It’s been nearly a year since eighteen small Zambians carried their brightly-colored plastic chairs into a makeshift, mud-walled room to start their education at our farm’s new preschool and day care center. Such a lot has happened since writing my first school post back in March. It’s been named Taonga Day Care — taonga meaning “we are grateful” in Chinanja — by the Zambian mothers who reside on the farm. The shy, nervous children that refused to speak to us and avoided any eye contact have transformed into miniature friends. Friends that giggle and hold our hands; that call out our names in Zamglish and demand “aelopranes, coins, eggies, and kek.” As Chris said to me about the children visiting him in his office before and after school: “They are really happy counterpoints of the day.”
“I want KEK!” one squealed to me on my recent visit, swinging my hand and jumping up and down.
“What’s the magic word?”
So cake they all got, baked here last week by Adelina Banda and me. A huge chocolate cake, with balloons and paper whistles, for an end-of-year school party; a party celebrating a metamorphosis; a party celebrating the send-off of the six-year-olds, moving confidently into their futures at “BIG school.”
Chris arranged for the building of two schoolrooms, one for the preschool and one for daycare, which the children moved in to just over a month ago. It still isn’t finished, but all the fundamentals are in place. There are little desks and chairs, posters, books, chalk, and a blackboard wrapped all the way around the four walls and positioned at small-kid height.
The blackboard was the suggestion of American teacher Alison Curtis, who, along with her husband, John, has performed miracles among many grassroots education and health projects in Africa. We met Alison at a lunch, after which she visited the farm to give us some pointers. Since then, she has organized donations of books and pencils from the United States, coordinating the delivery with two other young American friends of ours, Elyse and Aidyn Morris.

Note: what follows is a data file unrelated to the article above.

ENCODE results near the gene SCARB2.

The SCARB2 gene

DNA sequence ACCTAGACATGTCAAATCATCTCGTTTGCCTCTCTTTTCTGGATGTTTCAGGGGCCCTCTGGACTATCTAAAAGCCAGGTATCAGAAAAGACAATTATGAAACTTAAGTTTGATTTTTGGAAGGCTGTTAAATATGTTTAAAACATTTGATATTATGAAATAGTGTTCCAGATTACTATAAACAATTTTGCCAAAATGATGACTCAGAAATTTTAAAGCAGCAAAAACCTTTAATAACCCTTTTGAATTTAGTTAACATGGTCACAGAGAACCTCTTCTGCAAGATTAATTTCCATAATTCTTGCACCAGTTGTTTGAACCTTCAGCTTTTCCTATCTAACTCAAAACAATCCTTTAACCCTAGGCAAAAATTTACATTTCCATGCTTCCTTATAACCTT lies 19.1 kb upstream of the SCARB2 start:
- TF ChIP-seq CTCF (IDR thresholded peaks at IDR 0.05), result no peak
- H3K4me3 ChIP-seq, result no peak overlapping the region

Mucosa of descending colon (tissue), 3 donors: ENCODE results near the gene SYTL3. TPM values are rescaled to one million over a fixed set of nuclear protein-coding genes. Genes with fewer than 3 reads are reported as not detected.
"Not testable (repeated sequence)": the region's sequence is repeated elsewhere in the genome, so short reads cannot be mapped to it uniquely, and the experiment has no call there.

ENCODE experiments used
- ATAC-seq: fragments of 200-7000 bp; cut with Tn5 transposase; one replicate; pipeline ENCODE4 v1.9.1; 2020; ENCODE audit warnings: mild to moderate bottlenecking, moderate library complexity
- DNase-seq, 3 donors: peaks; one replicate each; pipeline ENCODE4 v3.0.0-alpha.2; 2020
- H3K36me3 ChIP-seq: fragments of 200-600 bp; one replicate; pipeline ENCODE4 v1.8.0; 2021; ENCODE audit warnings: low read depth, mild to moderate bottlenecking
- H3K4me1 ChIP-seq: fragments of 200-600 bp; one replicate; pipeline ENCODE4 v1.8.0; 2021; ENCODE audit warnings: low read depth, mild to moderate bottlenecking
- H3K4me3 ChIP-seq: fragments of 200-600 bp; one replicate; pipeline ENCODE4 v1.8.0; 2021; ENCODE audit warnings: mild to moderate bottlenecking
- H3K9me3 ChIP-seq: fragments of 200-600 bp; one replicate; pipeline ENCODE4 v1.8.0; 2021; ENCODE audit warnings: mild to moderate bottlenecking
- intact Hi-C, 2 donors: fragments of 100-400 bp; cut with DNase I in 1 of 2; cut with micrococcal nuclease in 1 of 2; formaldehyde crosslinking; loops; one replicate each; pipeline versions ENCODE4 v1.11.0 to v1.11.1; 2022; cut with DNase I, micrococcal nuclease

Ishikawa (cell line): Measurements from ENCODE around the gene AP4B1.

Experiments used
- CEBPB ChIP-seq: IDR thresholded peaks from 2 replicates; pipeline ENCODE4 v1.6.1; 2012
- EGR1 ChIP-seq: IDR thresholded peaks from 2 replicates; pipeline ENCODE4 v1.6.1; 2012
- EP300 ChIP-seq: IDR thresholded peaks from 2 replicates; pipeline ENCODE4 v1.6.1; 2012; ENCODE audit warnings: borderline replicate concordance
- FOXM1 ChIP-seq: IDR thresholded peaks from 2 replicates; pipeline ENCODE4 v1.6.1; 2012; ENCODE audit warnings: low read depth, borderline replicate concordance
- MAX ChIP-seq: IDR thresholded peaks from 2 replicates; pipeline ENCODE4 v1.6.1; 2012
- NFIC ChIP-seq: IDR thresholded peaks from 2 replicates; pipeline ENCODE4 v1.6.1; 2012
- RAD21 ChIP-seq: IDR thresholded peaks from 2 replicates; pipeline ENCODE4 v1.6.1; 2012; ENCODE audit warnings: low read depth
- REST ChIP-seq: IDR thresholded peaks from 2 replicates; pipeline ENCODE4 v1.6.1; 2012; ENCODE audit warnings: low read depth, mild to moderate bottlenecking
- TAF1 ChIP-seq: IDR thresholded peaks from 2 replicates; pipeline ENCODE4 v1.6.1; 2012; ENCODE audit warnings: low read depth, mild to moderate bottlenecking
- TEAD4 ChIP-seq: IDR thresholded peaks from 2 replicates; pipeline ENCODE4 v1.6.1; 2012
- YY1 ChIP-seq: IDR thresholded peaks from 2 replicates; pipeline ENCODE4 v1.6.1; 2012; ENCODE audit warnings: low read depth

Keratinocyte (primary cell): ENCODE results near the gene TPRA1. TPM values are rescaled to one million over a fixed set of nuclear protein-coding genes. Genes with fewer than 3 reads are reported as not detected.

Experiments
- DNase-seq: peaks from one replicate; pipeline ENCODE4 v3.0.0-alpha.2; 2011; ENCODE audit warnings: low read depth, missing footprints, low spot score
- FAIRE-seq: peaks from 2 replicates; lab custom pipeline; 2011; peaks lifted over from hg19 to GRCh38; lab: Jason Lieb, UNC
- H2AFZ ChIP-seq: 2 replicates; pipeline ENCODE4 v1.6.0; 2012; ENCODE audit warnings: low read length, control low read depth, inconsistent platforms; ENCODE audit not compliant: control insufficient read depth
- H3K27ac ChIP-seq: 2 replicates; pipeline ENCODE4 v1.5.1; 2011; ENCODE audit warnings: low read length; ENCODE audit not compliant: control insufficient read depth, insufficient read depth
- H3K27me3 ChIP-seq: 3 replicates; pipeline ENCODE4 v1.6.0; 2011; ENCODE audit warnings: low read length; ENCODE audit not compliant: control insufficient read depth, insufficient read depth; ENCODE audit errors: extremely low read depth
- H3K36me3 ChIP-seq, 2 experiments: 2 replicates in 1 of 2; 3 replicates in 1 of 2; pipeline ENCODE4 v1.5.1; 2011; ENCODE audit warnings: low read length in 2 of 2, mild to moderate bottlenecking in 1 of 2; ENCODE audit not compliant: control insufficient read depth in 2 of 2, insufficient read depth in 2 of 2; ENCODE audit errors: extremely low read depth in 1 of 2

Elyse and Aidyn are the daughters of close friends of mine, who were neighbors when I lived in Bluemont, Virginia. I first met them when their mother, Cynthia, knocked on my front door a couple of days after I moved into my old stone house in September, 2003. In one hand Cynthia had a bottle of wine, in the other she held the handle to a plastic trailer in which sat two pretty toddlers. It was the beginning of a treasured friendship, one that I hold today with such gratitude on so many different levels, with a family that invited me in as one of their own.
I have watched Elyse and Aidyn turn from toddlers, to children, to teenagers. Teenagers who, to me, defy the word “teenager” in its behavioral meaning: they are thoughtful, considerate people, always looking for a way to help others. When I first told these sisters about a pair of Zambian sisters taking the initiative to educate their children, they asked if there was a way to join the sisterhood.
They asked if they could come out and help at the school. Of course! They asked if they could raise money among their fellow students. Of course! They asked if they could build a website to raise money. Yes, please! Elyse and Aidyn’s interest led to the naming of the preschool; it led the Banda sisters to identifying what they really wanted for the future of the school. Earlier this year they designed and built taonga.org, while also working on a fundraising initiative for a garden in which each child will have his or her own patch, a bathroom, and a store room. Next year, during their summer holidays, Elyse and Aidyn are flying out to Zambia to spend a month here helping at the school. The kids won’t know what has hit them.